On Wednesday, Ms. Telian will present Johnny Reads CVC Words: Now What? Helping Older Struggling Readers Close Gaps. This session will be repeated on Thursday.
Ian Windmill, PhD, FAAA, serves as the clinical director of audiology at Cincinnati Children’s Hospital Medical Center and an adjunct faculty member of the Department of Otolaryngology at the University of Cincinnati. He received his bachelor’s, master’s and doctorate degrees in audiology from the Florida State University. He began his career at the University of Louisville School of Medicine as a faculty member in the Division of Communication Disorders of the Department of Surgery. For the last 10 years, he was director of academic and clinical programs of the Division of Audiology. From 2009 through 2014, he served as chief of the Division of Communicative Sciences in the Department of Otolaryngology and Communicative Sciences at the University of Mississippi Medical Center. Dr. Windmill is a fellow and past president of the American Academy of Audiology. He is past chair of the Board of Directors of the Accreditation Commission for Audiology Education. His interest areas include the diagnosis of hearing disorders, health care policy as applied to audiology and education of hearing health professionals. In 2006, Dr. Windmill won the Larry Mauldin Award for Excellence in Education in the Hearing Healthcare Professions.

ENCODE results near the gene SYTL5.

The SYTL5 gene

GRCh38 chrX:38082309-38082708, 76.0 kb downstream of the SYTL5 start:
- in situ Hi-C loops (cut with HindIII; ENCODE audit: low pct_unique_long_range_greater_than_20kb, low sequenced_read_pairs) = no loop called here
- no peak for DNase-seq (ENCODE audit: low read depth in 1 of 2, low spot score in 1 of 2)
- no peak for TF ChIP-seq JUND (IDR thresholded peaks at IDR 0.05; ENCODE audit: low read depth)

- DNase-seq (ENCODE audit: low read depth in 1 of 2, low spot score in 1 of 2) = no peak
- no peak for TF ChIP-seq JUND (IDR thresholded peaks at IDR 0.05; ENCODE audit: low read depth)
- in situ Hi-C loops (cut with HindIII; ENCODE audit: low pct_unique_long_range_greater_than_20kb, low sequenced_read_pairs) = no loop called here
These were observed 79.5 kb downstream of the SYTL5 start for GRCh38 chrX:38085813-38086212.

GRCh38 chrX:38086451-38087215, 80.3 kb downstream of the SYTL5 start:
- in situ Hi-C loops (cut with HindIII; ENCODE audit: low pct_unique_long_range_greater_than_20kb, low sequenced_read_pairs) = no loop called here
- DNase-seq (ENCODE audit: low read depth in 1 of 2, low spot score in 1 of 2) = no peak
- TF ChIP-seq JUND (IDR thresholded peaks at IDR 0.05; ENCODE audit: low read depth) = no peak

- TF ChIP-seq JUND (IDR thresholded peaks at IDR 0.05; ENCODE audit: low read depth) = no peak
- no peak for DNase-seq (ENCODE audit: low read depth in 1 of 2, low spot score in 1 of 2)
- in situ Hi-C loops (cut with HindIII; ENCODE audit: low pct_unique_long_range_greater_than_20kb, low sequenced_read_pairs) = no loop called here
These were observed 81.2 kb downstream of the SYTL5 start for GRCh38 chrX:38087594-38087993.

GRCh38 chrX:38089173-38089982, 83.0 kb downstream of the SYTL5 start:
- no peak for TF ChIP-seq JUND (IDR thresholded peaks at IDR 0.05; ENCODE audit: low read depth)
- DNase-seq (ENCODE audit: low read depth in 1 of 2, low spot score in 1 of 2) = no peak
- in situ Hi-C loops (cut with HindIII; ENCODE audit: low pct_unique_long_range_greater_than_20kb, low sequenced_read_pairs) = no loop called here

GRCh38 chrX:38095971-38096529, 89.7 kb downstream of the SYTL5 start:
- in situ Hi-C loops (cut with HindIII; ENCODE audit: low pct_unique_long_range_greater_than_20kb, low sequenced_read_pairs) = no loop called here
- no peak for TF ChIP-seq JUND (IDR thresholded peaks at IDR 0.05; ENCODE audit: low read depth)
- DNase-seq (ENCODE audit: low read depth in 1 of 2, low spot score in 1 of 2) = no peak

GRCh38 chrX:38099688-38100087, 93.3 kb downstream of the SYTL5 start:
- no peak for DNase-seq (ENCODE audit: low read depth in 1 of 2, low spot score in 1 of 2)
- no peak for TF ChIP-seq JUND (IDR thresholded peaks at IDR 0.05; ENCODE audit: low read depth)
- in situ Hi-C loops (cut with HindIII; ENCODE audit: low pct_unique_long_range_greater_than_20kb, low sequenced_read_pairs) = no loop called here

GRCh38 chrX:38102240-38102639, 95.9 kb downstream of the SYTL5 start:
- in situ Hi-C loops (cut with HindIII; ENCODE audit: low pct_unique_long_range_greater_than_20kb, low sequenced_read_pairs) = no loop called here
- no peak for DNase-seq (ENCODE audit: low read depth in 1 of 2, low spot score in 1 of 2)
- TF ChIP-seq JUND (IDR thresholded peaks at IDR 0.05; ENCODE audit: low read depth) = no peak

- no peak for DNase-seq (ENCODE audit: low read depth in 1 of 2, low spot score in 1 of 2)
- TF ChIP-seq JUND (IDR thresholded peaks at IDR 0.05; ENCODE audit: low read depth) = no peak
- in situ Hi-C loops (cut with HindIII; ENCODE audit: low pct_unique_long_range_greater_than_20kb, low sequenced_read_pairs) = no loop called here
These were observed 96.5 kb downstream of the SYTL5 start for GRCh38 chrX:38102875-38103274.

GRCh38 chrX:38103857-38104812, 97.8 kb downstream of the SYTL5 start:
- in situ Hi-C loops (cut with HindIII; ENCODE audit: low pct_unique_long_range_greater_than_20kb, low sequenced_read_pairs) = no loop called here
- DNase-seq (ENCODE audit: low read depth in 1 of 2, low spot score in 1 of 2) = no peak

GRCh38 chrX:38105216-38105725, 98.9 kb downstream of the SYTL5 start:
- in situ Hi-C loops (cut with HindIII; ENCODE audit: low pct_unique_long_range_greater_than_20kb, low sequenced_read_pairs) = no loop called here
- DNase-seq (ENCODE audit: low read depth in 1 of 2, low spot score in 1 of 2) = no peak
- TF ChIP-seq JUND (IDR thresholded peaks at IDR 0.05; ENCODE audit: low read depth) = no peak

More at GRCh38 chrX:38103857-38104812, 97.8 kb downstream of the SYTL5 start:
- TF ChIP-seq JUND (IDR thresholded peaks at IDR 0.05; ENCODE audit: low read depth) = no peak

On Thursday, Dr. Windmill will present Staying Relevant: New Realities for Audiology in a Changing Hearing Care System.
Continuing Education and Disclosures for the KSHA Convention
ASHA Continuing Education
This course is offered for up to 2.35 ASHA CEUs (Various levels, Professional area)
AAA Continuing Education
KSHA is approved by the American Academy of Audiology to offer Academy CEUs for this activity. The program is worth a maximum of 1.65 CEUs. Academy approval of this continuing education activity does not imply endorsement of course content, specific products or clinical procedures.
International Institute for Hearing Instruments Studies Continuing Education
This program has been submitted for 1.75 International Hearing Society CE credits.
First Steps: Kentucky’s Early Intervention System
2018 Approved Sessions
Thursday, February 22
Session 13 – Case Based Problem Solving and Childhood Apraxia of Speech, Part 1 – 1.5 hours
Session 22 – Case Based Problem Solving and Childhood Apraxia of Speech, Part 2 – 1.5 hours
Session 33 – Clinical Decision-Making in the Evaluation of Multilingual Children, Part 1 – 1.5 hours
Session 40 – Clinical Decision-Making in the Evaluation of Multilingual Children, Part 2 – 1.5 hours
Session 34 – Effects of Prenatal Drug and Alcohol Exposure on Development, Part 1 – 1.5 hours
Session 42 – Effects of Prenatal Drug and Alcohol Exposure on Development, Part 2 – 1.5 hours
Friday, February 23
Session 47 – Applying I2 to Working With Families in Early Intervention, Part 1 – 1.5 hours
Session 56 – Applying I2 to Working With Families in Early Intervention, Part 2 – 1.5 hours
Session 48 – Evidence-Based Treatment Strategies for Nonverbal and Verbal Children with ASD, Part 1 – 1.5 hours
Session 57 – Evidence-Based Treatment Strategies for Nonverbal and Verbal Children with ASD, Part 2 – 1.5 hours
Session 50 – Infant ABR Assessment and Challenges for Early Intervention, Part 1 – 1.5 hours
Session 59 – Infant ABR Assessment and Challenges for Early Intervention, Part 2 – 1.5 hours
Session 51 – Language Intervention for Children With APD Diagnosis, Part 1 – 1.5 hours
Session 60 – Language Intervention for Children With APD Diagnosis, Part 2 – 1.5 hours
Session 65 – MAPs 2 Learn: Multisensory Approach to Phonemic Awareness of Sounds, Part 1 – 1.5 hours
Session 75 – MAPs 2 Learn: Multisensory Approach to Phonemic Awareness of Sounds, Part 2 – 1.5 hours